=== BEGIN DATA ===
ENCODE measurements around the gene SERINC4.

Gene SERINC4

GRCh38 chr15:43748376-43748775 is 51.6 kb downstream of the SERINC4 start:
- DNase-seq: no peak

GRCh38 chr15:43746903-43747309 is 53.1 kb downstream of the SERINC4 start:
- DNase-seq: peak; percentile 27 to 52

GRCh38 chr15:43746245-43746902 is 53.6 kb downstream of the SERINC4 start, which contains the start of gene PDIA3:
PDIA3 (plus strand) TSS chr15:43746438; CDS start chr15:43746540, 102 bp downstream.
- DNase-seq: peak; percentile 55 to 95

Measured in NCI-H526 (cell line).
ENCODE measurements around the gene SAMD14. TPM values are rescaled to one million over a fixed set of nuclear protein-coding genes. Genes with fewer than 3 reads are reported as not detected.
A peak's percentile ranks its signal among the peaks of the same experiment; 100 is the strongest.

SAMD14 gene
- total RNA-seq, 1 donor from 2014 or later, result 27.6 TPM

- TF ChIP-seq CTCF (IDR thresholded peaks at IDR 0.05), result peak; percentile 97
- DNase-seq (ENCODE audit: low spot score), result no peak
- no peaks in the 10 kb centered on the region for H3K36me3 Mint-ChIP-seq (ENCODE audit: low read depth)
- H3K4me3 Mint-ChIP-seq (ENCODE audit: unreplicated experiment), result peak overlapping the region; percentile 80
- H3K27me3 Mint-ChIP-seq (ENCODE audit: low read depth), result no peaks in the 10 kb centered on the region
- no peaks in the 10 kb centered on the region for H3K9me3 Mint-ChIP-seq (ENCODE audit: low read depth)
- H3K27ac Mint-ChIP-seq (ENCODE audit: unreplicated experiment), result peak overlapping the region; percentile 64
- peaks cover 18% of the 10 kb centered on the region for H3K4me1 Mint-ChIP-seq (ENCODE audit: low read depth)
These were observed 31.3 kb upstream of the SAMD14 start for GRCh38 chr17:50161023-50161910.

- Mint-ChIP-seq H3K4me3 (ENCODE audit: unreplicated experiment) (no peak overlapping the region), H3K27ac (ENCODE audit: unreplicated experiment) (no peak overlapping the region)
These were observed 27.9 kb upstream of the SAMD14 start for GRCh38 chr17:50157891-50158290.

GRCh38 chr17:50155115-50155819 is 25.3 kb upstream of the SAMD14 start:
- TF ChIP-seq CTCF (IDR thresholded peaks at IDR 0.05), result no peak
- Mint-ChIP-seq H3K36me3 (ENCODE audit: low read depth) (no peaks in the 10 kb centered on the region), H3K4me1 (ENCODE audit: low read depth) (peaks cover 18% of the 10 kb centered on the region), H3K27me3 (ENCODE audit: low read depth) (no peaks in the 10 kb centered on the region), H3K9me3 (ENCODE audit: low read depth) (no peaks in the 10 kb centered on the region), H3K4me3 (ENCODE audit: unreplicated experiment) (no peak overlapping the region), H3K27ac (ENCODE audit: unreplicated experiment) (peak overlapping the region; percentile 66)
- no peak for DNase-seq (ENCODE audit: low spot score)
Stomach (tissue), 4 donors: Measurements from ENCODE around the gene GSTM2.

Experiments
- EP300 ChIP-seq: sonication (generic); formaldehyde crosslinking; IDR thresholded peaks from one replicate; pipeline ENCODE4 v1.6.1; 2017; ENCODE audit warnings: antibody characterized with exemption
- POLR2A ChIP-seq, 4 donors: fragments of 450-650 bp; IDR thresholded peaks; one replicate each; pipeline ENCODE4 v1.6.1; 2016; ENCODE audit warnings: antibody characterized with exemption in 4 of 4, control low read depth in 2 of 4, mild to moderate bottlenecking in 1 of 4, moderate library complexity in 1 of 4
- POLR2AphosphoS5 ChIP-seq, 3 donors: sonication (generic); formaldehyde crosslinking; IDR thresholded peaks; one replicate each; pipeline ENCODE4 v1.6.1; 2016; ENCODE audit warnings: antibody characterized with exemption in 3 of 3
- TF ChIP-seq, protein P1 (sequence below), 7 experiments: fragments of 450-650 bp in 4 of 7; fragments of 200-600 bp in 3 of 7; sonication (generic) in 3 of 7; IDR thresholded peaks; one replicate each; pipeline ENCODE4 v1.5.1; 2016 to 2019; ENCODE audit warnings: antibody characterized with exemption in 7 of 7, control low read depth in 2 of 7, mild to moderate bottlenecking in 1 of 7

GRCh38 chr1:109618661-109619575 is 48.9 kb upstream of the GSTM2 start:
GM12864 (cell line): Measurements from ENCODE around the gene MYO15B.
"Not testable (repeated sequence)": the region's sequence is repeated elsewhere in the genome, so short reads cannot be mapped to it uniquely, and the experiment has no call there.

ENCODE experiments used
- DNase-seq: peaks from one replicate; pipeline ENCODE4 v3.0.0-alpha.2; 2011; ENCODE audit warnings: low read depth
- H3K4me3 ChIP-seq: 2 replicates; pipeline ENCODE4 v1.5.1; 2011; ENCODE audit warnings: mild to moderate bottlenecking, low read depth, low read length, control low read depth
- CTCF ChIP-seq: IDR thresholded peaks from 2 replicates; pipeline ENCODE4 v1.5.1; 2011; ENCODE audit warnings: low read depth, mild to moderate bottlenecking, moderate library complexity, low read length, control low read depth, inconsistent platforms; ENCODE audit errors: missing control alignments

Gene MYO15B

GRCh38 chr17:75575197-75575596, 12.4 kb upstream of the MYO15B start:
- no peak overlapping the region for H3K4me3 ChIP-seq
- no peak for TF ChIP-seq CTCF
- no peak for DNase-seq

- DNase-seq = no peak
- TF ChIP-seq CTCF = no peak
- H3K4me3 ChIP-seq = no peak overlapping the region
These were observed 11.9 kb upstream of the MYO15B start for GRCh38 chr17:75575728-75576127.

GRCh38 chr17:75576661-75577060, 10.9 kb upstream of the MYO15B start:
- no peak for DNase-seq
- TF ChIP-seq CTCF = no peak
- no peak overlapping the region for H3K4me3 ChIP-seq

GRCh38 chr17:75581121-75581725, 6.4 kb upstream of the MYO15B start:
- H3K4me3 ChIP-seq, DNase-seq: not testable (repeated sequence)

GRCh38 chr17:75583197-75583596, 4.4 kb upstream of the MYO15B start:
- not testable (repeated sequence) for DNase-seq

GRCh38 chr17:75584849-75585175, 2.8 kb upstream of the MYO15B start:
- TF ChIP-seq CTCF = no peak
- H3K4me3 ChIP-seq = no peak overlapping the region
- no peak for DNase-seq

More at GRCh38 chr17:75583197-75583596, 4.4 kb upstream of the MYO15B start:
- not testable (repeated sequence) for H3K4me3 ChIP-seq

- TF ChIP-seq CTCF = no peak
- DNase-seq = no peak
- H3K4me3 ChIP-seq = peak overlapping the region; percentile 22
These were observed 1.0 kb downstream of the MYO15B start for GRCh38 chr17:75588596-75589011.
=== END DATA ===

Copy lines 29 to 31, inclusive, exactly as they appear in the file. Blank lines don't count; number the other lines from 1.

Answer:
- no peak for DNase-seq (ENCODE audit: low spot score)
Stomach (tissue), 4 donors: Measurements from ENCODE around the gene GSTM2.

Experiments